Tuesday, November 14, 2006

Signs and wondering about back-ache

On Sunday I went to a charismatic church. A local church had a special afternoon meeting, an internationally known and respected charismatic leader was preaching, and so it was a rare opportunity to see what really goes on. Not a lot, actually; it was a disappointment.

We were told that gold dust might materialise; it didn't. (I was glad about that; it would have been such a shame to be caught out without my dustpan and brush). There had, however, been miraculous manifestations of gold tea-leaves in one of the hotels over the weekend. Hmmm.

The singing was unexceptional; not good, not bad. The preaching was fine - up to a point. We were treated to a reasonable exposition of John 14, complete with quotes from Hendrikson. Jesus' promise not to leave them as orphans was fulfilled not by his resurrection, nor by the (still future) return in glory, but fulfilled by the coming of the Spirit at Pentecost. OK so far. Therefore Jesus was present in the church to do exactly the same as he was in the days when he walked with the disciples - an inference Hendrikson doesn't draw and would, I think, deny. Therefore, said the preacher, today he's going to heal those with back-ache: specifically, lower back pain with shooting pains down the leg and the sciatic nerve.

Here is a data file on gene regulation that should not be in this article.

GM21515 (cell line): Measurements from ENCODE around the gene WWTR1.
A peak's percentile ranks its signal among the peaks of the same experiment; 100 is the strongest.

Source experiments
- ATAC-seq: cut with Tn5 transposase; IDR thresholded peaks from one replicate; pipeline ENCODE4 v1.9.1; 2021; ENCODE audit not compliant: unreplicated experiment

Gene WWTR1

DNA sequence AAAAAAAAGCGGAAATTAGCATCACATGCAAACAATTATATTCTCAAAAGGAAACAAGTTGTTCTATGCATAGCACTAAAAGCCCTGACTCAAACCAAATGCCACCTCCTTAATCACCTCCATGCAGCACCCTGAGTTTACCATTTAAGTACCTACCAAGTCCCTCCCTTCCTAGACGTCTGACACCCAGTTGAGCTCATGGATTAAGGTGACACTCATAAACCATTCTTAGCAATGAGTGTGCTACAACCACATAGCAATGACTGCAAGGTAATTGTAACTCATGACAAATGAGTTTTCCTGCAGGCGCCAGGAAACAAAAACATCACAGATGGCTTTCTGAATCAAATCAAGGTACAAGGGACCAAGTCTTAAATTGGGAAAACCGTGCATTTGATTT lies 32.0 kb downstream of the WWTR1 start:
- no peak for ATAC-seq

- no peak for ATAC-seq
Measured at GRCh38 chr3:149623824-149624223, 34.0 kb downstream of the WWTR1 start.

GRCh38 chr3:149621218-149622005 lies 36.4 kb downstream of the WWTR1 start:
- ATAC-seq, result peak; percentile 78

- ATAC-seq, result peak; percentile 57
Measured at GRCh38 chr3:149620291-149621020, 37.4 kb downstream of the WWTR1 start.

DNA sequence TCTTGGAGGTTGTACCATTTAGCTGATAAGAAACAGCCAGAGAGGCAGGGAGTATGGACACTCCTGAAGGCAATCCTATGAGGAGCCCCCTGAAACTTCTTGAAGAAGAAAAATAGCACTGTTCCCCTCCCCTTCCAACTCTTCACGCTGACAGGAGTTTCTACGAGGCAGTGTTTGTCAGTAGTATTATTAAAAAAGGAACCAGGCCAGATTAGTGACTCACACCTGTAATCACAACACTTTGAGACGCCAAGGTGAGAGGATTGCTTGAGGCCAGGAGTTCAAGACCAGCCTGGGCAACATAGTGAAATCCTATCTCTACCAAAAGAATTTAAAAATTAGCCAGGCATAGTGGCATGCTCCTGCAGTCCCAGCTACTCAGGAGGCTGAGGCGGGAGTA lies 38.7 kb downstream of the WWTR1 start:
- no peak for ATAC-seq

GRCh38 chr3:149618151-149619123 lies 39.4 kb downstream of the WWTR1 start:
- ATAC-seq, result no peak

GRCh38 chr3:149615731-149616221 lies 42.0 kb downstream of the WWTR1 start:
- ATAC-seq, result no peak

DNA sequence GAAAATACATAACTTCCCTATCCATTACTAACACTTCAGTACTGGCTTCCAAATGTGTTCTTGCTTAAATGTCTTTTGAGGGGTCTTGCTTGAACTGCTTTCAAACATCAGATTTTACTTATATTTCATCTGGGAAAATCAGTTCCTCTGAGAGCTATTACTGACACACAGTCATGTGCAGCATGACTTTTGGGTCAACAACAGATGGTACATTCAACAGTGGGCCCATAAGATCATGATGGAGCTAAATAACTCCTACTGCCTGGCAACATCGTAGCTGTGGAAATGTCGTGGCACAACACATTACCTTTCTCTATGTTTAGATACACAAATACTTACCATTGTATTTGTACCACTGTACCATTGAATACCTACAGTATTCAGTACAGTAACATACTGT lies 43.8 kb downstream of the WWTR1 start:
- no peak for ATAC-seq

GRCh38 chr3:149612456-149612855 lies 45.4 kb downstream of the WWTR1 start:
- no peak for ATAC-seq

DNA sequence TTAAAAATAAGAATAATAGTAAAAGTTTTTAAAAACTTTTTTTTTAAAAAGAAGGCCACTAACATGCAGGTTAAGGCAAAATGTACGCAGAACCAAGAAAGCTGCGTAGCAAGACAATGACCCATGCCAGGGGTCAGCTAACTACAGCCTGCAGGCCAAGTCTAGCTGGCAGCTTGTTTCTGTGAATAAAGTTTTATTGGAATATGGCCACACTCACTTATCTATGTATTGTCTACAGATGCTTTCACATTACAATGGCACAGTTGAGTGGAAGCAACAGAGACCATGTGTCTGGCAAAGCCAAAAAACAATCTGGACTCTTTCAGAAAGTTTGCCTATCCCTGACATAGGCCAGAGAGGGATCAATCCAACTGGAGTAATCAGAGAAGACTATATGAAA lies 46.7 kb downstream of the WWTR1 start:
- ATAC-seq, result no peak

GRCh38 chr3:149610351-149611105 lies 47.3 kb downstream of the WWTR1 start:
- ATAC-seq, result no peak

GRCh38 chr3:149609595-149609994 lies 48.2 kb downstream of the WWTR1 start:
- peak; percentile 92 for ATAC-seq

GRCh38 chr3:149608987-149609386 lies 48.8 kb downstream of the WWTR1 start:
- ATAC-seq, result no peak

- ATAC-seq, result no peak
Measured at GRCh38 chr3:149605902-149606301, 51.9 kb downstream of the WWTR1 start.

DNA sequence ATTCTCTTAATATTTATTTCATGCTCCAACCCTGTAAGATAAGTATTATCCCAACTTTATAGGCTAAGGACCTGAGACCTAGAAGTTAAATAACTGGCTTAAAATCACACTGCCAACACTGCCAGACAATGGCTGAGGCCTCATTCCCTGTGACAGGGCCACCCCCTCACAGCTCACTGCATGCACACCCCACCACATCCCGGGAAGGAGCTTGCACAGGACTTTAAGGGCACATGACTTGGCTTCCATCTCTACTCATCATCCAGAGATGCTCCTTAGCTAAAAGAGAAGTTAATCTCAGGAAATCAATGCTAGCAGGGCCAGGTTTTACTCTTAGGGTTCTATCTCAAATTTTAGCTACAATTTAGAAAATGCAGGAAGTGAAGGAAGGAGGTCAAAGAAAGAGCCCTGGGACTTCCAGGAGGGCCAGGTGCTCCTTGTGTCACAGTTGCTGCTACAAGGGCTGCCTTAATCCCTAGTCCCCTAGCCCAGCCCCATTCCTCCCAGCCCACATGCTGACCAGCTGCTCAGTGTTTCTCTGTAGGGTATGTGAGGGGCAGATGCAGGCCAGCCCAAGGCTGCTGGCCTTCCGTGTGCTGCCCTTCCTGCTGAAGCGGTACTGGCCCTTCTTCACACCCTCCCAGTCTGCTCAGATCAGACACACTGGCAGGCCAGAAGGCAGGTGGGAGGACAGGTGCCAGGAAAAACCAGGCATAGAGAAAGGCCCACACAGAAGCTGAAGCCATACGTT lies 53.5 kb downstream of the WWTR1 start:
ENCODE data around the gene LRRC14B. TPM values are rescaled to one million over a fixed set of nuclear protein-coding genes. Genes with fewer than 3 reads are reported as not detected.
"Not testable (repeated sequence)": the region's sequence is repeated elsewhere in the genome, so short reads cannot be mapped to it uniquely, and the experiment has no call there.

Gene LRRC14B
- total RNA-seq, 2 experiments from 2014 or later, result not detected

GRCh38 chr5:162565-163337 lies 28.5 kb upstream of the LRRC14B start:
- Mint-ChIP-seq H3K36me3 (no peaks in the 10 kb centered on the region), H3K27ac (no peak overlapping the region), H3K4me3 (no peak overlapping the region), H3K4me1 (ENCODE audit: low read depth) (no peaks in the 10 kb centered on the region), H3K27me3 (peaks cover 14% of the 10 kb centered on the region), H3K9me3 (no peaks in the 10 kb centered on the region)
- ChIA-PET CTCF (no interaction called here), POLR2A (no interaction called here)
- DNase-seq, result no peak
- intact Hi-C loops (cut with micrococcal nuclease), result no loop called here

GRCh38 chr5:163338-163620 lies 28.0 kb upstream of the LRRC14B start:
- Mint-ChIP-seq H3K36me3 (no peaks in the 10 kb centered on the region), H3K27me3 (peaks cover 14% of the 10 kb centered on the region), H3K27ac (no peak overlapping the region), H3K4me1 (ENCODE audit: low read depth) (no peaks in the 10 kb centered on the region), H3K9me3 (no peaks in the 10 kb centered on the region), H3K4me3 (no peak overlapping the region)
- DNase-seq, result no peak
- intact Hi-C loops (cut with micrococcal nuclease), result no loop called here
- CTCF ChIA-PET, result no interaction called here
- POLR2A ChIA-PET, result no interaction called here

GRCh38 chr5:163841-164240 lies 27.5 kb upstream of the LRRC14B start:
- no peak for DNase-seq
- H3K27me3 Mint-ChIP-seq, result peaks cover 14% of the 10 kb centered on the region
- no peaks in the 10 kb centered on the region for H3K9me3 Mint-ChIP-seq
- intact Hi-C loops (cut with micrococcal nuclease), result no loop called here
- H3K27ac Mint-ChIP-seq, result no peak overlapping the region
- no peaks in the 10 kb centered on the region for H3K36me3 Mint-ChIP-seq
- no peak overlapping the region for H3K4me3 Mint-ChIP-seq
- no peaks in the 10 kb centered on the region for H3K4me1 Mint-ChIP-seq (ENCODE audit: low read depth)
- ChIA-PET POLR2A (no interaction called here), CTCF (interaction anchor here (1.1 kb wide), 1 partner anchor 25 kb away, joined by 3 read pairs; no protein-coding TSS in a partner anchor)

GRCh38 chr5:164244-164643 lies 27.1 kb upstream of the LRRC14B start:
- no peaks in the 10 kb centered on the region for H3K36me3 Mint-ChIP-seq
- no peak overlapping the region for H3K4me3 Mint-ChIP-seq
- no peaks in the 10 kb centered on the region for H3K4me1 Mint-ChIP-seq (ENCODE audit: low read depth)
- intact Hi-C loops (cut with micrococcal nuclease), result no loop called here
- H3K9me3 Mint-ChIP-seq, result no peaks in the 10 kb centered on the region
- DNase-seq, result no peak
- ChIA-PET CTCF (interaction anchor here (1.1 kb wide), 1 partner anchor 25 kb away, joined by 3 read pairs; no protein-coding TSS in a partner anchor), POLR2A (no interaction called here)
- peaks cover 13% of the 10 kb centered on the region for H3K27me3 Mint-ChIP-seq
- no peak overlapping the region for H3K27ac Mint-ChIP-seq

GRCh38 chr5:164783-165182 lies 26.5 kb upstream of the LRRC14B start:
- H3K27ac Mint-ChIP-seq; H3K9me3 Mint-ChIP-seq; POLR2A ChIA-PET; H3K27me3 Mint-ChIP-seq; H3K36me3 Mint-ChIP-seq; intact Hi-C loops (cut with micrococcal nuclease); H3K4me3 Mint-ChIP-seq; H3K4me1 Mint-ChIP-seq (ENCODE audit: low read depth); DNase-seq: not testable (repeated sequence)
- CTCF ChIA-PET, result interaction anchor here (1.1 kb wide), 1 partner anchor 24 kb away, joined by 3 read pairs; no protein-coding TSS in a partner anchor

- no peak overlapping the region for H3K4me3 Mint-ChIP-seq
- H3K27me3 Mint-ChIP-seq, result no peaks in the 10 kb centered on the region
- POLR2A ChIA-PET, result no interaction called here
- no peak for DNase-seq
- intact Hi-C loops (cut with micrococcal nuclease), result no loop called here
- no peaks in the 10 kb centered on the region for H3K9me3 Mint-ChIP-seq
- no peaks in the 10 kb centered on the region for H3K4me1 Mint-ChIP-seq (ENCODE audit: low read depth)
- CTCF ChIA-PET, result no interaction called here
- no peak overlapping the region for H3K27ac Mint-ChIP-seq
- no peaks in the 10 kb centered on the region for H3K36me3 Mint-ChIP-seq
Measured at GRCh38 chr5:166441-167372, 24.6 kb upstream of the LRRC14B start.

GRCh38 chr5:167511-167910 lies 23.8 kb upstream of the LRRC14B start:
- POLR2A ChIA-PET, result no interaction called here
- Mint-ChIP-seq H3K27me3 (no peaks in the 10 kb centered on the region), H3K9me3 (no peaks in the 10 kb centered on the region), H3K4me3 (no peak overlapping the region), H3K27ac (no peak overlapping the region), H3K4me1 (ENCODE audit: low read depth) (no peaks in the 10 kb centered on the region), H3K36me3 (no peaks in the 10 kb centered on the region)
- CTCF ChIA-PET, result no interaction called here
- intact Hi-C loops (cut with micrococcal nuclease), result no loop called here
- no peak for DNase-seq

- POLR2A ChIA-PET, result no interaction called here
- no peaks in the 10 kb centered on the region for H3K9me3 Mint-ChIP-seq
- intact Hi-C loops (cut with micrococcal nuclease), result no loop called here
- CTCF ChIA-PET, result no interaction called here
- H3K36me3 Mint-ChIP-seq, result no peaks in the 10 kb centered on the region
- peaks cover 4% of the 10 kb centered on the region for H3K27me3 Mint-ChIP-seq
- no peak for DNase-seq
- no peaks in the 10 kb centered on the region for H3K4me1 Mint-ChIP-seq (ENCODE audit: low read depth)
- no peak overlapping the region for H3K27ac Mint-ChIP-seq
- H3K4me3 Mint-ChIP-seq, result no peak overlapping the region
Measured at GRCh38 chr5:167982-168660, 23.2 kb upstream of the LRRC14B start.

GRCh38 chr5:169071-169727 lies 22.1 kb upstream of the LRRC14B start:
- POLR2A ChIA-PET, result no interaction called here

Over at Pyromaniacs (here, for example - where Spurgeon is being quoted - and don't miss the 'comments' section) the boys occasionally defend a cessationist position, and are lampooned for it. From time to time they issue a challenge: please, someone, show us a miracle. It's a fair challenge, surely? If Jesus is doing the same in the churches today as he did when he walked the earth, show us. Back-ache? Where's that in the gospels?

Please note: Sunday's experience was not a back-street charismatic church with a poorly-trained leader. The speaker was one of the big guys, one of the most respected men in the movmement. And all he could offer was back-ache relief.

Adrian Warnock should know better; he's a doctor - a psychiatrist in fact. But he doesn't - see here. The healing of anxieties and a stiff shoulder - what will Jesus do today? Indeed, what will he do!

What's the problem? Suggestion, that's what. Hypnosis can do all of this; hypno-therapists offer it in your high street. We don't need to invoke miracles and the power of Jesus to explain any of this - and Adrian, in particular, should know it. Where's the healing of those born blind, please? Where are the lepers being cured? Where's the raising of the dead - if Jesus is present in the church to do exactly what he used to do?

Over the years I've ridiculed charismatic meetings for their 'God is telling me somebody here has back-ache' pronouncements. Sometimes, I've felt guilty about that. But I cannot begin to tell you how unimaginably disappointed I was on Sunday to discover that my friends still haven't moved beyond it.